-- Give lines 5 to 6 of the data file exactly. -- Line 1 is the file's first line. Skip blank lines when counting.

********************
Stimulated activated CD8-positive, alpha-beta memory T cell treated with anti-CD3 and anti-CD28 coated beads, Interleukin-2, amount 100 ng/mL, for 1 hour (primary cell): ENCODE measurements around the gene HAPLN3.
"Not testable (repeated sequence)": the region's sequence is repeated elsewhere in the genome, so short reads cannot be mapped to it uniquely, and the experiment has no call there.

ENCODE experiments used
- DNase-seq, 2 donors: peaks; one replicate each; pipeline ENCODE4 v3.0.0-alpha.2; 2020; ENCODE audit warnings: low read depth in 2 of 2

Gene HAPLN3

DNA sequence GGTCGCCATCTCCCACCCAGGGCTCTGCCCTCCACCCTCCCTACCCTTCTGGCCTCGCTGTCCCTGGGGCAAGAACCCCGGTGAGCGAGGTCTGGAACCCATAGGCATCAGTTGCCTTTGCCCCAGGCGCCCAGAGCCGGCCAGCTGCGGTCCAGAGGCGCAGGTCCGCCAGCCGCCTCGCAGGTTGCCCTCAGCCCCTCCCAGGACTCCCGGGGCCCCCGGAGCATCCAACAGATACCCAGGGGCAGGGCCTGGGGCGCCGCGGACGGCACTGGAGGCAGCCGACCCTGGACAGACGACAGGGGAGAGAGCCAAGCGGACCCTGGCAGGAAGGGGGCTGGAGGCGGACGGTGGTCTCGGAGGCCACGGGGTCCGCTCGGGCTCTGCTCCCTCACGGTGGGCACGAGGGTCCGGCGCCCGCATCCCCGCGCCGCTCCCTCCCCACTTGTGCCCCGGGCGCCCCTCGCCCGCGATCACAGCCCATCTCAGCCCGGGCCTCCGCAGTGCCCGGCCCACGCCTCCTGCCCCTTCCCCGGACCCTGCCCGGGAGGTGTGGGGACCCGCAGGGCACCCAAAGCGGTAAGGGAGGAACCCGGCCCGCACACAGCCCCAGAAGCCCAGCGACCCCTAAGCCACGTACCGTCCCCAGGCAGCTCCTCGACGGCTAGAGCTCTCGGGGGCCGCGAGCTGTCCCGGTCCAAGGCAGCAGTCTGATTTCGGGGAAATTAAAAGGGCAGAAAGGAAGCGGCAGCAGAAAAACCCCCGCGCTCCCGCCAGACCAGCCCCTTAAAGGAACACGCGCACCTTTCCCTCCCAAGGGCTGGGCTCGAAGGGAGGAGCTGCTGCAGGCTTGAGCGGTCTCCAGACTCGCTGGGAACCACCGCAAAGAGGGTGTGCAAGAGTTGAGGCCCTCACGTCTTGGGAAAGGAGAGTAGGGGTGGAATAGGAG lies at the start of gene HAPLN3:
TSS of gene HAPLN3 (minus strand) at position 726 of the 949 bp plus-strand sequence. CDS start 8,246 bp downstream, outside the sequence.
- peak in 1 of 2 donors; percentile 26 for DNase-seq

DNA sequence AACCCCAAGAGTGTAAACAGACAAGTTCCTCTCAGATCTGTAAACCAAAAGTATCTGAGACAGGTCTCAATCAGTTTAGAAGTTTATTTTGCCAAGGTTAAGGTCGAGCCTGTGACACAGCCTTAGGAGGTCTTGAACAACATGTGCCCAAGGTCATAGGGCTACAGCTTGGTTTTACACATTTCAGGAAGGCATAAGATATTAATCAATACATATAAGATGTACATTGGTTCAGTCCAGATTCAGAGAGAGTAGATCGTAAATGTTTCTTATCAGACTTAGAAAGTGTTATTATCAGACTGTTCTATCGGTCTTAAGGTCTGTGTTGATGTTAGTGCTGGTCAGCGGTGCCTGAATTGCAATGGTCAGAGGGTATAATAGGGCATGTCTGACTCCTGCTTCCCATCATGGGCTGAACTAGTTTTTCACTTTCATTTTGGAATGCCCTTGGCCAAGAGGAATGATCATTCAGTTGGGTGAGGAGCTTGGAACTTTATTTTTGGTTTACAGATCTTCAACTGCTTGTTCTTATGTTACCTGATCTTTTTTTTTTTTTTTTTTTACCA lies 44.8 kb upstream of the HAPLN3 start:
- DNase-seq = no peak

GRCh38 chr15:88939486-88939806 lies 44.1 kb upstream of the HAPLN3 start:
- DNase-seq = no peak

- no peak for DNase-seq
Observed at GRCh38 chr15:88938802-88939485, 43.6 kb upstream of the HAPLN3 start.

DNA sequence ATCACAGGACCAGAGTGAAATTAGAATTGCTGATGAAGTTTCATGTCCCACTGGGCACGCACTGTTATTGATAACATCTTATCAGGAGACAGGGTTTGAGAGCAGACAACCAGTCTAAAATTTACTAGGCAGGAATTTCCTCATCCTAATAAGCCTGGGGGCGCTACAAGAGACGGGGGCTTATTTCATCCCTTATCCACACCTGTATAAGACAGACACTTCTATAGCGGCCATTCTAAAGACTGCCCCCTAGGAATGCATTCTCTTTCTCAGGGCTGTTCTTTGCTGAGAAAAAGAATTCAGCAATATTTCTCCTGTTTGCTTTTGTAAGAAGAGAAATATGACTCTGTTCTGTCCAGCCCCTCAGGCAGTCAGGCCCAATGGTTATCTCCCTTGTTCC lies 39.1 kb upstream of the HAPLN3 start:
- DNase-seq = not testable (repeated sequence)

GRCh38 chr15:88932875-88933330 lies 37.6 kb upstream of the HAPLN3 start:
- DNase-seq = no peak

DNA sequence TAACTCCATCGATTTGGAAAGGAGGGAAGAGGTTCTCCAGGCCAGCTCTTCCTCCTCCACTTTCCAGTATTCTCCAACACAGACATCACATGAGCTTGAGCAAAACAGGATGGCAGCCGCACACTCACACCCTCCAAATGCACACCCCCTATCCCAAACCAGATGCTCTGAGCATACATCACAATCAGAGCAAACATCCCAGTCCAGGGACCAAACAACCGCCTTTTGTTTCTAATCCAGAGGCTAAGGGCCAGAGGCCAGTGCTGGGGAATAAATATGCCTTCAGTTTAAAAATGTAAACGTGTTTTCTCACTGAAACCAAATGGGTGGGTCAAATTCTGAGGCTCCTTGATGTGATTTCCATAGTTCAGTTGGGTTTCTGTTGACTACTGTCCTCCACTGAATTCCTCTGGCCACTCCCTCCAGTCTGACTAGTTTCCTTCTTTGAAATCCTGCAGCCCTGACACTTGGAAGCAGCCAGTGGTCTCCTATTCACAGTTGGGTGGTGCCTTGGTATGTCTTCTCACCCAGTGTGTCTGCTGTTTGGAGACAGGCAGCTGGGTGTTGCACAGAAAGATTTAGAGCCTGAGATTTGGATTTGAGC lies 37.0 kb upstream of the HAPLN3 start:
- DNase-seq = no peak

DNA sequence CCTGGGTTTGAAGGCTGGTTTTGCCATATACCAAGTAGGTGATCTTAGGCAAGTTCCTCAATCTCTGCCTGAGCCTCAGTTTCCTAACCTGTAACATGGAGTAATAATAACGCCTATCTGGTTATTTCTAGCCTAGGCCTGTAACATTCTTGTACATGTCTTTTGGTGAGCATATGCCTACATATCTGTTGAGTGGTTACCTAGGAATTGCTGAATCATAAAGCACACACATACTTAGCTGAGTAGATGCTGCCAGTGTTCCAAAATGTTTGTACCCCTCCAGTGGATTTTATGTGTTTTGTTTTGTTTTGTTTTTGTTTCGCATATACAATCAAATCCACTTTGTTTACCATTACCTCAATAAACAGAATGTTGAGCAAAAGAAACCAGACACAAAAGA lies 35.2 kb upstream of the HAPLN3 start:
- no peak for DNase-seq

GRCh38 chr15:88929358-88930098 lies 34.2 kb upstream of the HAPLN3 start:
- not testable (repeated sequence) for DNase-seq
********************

Gene HAPLN3

DNA sequence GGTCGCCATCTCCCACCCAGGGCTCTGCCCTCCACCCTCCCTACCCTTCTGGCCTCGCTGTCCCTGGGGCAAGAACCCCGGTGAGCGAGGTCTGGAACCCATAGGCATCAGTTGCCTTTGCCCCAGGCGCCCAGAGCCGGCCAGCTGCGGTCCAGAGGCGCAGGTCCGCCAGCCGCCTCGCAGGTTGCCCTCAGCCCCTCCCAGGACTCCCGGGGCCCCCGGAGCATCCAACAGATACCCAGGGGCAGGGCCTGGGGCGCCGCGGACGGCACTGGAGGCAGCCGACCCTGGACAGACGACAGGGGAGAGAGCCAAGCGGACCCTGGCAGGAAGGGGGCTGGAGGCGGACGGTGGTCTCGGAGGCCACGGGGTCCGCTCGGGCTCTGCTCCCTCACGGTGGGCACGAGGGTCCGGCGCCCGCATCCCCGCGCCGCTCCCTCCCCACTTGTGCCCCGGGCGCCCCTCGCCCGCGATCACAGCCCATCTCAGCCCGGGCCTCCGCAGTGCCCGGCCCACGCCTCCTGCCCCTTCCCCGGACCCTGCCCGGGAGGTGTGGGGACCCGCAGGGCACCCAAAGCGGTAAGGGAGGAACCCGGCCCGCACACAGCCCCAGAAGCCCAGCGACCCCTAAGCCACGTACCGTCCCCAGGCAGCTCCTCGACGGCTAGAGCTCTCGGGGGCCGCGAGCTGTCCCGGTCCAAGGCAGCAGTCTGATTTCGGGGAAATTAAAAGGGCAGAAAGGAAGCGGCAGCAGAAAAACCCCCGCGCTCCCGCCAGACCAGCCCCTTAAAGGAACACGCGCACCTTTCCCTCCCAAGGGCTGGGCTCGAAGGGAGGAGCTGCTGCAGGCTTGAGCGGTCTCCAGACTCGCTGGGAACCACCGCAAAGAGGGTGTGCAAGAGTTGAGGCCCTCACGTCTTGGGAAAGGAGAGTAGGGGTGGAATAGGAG lies at the start of gene HAPLN3: